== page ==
Bolstering the electricity grid: A priority to achieve Romania’s 2030 decarbonisation objectives

Electricity grids play a critical role in the European Union’s efforts to reduce greenhouse gas emissions (GHG) and become climate neutral by 2050. They must accommodate an increasing demand of clean electricity in transports, buildings’ heating and cooling, industry, production of green hydrogen, and data centres. Projections indicate a surge in electricity consumption of no less than 60% between 2023 and 2030 at EU and UK level.

According to the draft NECP, Romania’s electricity consumption is expected to grow by approximately 38% until 2030, from 46.5 TWh in 2021 to 64 TWh. The increase will be driven by the electrification of several economic sectors. The adoption of heat pumps, along with a steady rise in the number of electric vehicles (EVs) will visibly add to higher electricity consumption.

The European Commission (EC) estimates needed investments of €584bn in the power grids to achieve the integration of vastly increased RES generation – 42.5% by 2030. The figure includes both the distribution and transmission networks, with about of €170bn required for digitalisation (EU Action Plan for Grids, 2023). As Romania charts its course toward a sustainable and decarbonised energy future, the importance of expanding and modernising the transmission and distribution grids cannot be overstated. Grid infrastructure forms the backbone of the energy transition, facilitating the integration of renewable energy sources (RES) and ensuring a reliable and efficient delivery of electricity to consumers, as well as their empowerment according to the new electricity market design.

The investment needs for Romania’s electricity grids are substantial, with €6.8bn earmarked for transmission and an estimated €9.2 – 11.5bn required for distribution. Such investments are essential to accommodate the growing RES capacity and to meet the targets outlined in the draft NECP. Failure to adequately invest in the power grid risks bottlenecking the transition to clean energy and Romania’s ability to achieve its climate and energy objectives.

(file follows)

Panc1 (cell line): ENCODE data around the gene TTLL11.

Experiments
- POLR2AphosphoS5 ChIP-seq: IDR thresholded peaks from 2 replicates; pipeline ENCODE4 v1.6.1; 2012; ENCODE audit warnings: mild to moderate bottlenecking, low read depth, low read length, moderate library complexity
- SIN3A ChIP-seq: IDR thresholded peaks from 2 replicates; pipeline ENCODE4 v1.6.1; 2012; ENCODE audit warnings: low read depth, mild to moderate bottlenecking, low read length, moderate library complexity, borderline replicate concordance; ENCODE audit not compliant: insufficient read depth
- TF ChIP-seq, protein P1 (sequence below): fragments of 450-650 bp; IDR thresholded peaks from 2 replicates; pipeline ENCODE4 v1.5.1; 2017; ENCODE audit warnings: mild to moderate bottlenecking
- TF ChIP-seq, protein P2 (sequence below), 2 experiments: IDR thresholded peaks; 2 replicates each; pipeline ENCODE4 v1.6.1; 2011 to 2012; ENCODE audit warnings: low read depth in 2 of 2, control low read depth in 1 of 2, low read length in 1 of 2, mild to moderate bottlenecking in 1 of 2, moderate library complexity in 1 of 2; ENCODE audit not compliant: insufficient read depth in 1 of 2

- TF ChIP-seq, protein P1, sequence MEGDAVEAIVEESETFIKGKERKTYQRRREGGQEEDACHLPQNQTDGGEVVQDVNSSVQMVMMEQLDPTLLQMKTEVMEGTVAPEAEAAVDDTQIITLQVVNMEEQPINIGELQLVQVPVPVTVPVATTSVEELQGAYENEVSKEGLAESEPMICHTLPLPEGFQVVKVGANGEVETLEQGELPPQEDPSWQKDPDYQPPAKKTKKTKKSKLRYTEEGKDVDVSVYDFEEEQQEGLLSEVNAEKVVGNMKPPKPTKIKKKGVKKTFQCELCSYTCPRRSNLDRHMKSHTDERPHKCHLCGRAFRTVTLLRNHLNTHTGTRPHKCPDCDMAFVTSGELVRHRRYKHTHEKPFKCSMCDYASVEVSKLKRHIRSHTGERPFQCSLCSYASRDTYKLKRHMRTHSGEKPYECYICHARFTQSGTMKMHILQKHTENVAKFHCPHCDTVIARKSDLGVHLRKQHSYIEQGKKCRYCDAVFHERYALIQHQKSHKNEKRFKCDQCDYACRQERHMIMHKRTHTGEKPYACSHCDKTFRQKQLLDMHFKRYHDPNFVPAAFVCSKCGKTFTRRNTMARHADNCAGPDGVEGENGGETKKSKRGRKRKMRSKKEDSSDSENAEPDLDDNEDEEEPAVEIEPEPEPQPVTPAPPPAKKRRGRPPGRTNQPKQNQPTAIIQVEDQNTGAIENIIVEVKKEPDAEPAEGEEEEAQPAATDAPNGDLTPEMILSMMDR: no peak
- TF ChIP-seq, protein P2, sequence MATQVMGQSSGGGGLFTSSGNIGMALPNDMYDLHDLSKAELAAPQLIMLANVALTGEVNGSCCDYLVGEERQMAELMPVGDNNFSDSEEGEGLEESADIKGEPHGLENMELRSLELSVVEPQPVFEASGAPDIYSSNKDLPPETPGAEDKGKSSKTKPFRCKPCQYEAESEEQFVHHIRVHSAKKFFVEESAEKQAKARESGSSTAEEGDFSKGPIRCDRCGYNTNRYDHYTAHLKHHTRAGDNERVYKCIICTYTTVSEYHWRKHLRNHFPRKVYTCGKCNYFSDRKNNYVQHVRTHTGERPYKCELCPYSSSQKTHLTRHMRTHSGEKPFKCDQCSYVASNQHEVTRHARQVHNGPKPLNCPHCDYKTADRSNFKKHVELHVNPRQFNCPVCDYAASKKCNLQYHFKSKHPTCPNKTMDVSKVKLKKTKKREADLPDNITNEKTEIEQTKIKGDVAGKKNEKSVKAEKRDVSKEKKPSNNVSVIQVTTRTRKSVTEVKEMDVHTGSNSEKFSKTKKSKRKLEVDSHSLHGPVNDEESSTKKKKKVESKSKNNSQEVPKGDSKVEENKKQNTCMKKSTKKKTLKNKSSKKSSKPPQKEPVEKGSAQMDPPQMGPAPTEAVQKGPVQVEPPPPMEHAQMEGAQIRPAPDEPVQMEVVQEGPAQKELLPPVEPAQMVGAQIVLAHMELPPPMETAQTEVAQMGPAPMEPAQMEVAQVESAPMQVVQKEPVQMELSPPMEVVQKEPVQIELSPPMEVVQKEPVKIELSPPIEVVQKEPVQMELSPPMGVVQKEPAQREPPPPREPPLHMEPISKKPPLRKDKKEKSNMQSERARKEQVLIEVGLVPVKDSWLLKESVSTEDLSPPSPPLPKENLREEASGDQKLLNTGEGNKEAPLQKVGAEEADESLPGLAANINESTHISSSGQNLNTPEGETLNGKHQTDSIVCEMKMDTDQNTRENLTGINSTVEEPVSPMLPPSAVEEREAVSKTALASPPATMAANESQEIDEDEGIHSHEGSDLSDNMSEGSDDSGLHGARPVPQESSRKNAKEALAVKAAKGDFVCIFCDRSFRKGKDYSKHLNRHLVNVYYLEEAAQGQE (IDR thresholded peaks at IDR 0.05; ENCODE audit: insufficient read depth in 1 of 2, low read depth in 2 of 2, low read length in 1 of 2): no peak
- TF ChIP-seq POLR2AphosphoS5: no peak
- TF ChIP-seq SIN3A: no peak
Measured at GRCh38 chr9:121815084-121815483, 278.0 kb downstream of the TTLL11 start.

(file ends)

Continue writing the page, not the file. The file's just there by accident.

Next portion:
Investing in the power grid development represents a critical opportunity for Romania to modernise its energy infrastructure, enhance grid resilience, and drive economic growth. Strategic investment in grid modernisation will improve energy efficiency, reduce transmission losses, and bolster reliability, ultimately benefitting consumers and businesses alike. To realise these benefits, the following recommendations should be considered:

  • Stable and clear regulatory framework that supports investments
  • Increased funding from EU mechanisms such as the Modernisation Fund (MF)
  • Consistence between the national strategic documents
  • Ensure adequate workforce for grid development
  • Prepare for a back-up scenario in which not all investment needs are met by 2030.

alina chirita team epg
Alina Arsani, EPG Head of Energy Systems

Alina Arsani is leading the Energy Systems Programme of EPG. She has experience in (macro) economic analysis and public affairs, being specialised in public policies assessment.

She is a PhD candidate at the Bucharest University of Economic Studies, where she taught microeconomics and macroeconomics courses for undergraduate students.

Before joining EPG, Alina worked for the Department for Foreign Investments and Trade within the Romanian Government, as well as a public affairs expert for one of the largest utility companies in Romania and as a manager for PwC Romania.


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